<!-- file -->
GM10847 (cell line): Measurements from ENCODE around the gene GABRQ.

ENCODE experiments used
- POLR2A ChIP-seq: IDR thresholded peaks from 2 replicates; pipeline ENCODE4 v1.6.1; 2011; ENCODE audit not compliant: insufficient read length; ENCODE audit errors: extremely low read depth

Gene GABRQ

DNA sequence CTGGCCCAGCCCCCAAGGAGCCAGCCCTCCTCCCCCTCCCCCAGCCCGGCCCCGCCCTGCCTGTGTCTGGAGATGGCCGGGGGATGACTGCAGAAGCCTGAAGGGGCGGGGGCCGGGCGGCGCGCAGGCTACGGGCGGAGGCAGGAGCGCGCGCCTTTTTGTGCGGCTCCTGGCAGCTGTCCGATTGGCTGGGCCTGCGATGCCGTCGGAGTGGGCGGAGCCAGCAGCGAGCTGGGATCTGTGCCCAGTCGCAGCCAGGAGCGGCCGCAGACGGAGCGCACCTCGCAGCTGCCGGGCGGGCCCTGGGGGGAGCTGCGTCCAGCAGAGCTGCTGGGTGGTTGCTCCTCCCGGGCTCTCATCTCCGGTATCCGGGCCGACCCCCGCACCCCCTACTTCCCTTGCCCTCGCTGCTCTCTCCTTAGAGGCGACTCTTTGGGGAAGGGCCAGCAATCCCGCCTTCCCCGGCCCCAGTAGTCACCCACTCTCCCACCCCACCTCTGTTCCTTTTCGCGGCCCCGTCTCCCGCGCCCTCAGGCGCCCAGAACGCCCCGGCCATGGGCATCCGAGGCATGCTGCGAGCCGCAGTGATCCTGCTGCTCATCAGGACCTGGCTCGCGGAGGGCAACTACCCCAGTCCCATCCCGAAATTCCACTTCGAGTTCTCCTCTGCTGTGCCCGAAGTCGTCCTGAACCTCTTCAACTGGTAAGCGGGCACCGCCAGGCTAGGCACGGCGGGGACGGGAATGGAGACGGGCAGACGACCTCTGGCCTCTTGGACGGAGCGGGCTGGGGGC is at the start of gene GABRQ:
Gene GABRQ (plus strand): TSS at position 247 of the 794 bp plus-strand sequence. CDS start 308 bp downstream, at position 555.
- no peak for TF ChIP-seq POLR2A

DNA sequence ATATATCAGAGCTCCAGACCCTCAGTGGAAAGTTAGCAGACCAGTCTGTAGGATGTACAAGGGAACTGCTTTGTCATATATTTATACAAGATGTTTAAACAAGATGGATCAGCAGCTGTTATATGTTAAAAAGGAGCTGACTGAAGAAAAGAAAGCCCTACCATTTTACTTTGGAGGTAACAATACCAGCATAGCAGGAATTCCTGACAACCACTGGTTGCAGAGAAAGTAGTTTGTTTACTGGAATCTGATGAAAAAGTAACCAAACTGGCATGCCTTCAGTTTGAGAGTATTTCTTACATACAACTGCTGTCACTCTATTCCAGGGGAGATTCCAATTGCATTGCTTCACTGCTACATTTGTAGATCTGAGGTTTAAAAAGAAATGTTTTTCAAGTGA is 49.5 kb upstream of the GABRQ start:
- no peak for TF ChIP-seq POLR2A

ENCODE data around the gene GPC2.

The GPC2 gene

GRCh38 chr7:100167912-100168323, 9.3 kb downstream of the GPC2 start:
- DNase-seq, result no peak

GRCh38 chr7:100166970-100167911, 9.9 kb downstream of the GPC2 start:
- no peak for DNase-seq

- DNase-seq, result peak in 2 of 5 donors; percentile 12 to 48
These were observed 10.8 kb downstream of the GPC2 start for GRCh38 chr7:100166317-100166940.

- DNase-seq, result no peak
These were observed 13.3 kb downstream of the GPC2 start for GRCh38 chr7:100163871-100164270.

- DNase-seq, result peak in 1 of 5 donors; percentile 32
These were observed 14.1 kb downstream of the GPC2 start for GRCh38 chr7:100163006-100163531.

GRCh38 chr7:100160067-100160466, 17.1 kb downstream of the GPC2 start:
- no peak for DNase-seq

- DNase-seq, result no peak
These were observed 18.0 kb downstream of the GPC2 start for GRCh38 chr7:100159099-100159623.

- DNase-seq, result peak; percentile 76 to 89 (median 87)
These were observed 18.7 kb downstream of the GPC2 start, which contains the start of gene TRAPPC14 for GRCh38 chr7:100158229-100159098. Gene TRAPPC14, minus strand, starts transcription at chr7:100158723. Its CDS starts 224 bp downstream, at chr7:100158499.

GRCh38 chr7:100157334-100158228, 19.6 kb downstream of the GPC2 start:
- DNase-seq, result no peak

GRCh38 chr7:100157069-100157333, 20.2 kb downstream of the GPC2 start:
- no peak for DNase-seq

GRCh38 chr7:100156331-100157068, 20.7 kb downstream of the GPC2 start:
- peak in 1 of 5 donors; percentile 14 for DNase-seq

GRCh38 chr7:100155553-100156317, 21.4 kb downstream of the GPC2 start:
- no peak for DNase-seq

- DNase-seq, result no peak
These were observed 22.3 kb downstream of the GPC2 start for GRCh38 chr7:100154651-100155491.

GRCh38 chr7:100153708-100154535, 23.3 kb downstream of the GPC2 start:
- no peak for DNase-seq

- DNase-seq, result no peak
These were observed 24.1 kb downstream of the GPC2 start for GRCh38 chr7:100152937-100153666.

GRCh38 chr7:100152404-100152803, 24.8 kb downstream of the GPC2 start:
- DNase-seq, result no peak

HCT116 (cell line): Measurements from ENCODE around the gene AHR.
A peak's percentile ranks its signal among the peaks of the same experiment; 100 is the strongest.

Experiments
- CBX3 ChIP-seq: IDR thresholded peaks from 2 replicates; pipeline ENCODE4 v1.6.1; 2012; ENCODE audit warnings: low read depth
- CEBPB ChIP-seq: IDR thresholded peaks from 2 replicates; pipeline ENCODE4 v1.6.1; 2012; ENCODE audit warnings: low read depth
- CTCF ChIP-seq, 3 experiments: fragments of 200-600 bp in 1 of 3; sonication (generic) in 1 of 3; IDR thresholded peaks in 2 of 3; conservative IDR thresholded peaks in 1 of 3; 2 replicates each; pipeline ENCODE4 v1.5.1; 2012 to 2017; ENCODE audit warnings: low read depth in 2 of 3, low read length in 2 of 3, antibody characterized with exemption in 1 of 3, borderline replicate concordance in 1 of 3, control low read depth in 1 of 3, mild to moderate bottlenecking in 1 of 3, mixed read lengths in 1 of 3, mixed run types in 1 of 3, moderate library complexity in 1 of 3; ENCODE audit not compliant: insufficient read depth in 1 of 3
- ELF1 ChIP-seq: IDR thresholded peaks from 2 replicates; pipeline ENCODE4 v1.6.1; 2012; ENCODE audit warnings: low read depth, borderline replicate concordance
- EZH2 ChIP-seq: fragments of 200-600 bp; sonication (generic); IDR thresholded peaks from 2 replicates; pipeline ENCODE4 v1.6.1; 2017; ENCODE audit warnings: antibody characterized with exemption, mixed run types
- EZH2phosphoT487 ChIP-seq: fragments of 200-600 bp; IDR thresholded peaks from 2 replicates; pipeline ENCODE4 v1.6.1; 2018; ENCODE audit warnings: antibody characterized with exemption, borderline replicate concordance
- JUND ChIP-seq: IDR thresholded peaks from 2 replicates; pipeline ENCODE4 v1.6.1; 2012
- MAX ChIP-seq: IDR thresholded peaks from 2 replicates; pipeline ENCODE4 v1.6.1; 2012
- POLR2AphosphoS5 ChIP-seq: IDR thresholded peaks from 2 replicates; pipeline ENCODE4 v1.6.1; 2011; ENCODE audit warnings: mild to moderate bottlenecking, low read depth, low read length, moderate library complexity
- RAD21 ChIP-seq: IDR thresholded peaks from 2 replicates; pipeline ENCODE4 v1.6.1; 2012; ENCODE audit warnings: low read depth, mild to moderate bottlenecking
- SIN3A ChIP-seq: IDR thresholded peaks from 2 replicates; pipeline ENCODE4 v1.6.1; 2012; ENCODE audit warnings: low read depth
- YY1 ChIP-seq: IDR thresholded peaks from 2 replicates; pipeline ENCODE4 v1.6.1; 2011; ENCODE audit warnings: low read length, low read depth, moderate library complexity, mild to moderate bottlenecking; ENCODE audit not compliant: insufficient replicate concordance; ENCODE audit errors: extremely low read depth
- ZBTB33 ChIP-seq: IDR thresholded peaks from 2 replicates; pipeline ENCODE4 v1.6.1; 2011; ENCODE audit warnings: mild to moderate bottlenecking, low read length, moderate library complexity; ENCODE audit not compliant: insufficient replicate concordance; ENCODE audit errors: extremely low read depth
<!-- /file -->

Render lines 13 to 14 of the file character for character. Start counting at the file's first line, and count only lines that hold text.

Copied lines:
- DNase-seq, result no peak

GRCh38 chr7:100166970-100167911, 9.9 kb downstream of the GPC2 start: